Australia’s Wholesale Inflation Rose to 13-year High

By Alfred Bui
Alfred Bui
Alfred Bui
Alfred Bui is an Australian reporter based in Melbourne and focuses on local and business news. He is a former small business owner and has two master’s degrees in business and business law. Contact him at alfred.bui@epochtimes.com.au.
July 29, 2022 Updated: July 29, 2022

Australian businesses continue to bear higher production costs as wholesale inflation reached a 13-year high in the 12 months to June, adding more pressure to the country’s inflation.

The Producer Price Index (PPI) was up 1.4 percent in the June quarter, following a 1.6 percent increase in the previous three months.

Compared to the past 12 months, the index jumped by 5.6 percent, the highest level since the oil price shock in December 2008.

The PPI measures the change in the price of goods and services as they come out of production from the producers’ perspective.

The index is occasionally referred to as “wholesale inflation”, while the Consumer Price Index is often called “retail inflation.” Both indices are important economic measures that reflect price changes from different standpoints.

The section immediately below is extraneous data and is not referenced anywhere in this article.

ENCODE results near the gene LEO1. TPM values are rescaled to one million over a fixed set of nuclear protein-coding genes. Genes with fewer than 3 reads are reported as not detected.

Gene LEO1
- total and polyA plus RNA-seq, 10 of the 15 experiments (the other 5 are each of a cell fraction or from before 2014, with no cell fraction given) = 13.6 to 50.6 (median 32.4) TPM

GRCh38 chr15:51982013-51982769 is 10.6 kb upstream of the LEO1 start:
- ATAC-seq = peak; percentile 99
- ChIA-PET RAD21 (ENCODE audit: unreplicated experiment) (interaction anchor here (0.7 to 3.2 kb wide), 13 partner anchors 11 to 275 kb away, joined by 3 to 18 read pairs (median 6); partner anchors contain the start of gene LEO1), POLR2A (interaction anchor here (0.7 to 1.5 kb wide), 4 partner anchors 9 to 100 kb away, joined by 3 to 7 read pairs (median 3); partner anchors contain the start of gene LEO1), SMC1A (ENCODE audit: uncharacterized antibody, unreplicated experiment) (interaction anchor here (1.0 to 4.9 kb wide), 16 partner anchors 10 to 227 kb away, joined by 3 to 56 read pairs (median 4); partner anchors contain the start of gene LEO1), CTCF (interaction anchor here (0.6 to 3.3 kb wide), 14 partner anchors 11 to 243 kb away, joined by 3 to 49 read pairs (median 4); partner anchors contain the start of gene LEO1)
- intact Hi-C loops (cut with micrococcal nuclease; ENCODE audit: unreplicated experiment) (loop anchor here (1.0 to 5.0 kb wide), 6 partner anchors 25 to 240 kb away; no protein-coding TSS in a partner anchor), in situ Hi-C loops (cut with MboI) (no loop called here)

The Australian Bureau of Statistics reported that the growth in producers’ costs in the June quarter was mainly driven by higher building construction output, soaring petroleum fuel manufacturing and heavy and civil engineering construction prices.

In particular, building construction prices grew by 3.9 percent during the June quarter, with input prices to house construction leaping by 17.3 percent in the past year due to higher timber and metal prices.

Similarly, petroleum manufacturing prices soared by 31.5 percent, while heavy and civil engineering construction prices increased by 2.8 percent in the three months to June.

Wholesale Inflation Still Remains High

Besa Deda, the chief economist at St George Banking Group, said the PPI for the June quarter was “slightly softer” than the March quarter data.

“Perhaps the peak is here,” she said in comments obtained by AAP. “That’s … what we’re hearing from our customers.”

In light of the new data, she said her bank maintained the expectation that inflation would peak at 7.5 percent in 2023.

In addition, Deda said while supply chain disruptions still remained across industries, the situation was better than earlier this year.

Sharing a similar view, AMP senior economist Diana Mousina said there was a drop in shipping costs, air freight and container costs, and commodity prices other than oil.

However, she noted that the PPI for the June quarter were still higher than what was normally observed.

“More signs that inflation remains high for a number of industries across Australia, not just consumers,” Mousina said.

Alfred Bui
Alfred Bui is an Australian reporter based in Melbourne and focuses on local and business news. He is a former small business owner and has two master’s degrees in business and business law. Contact him at alfred.bui@epochtimes.com.au.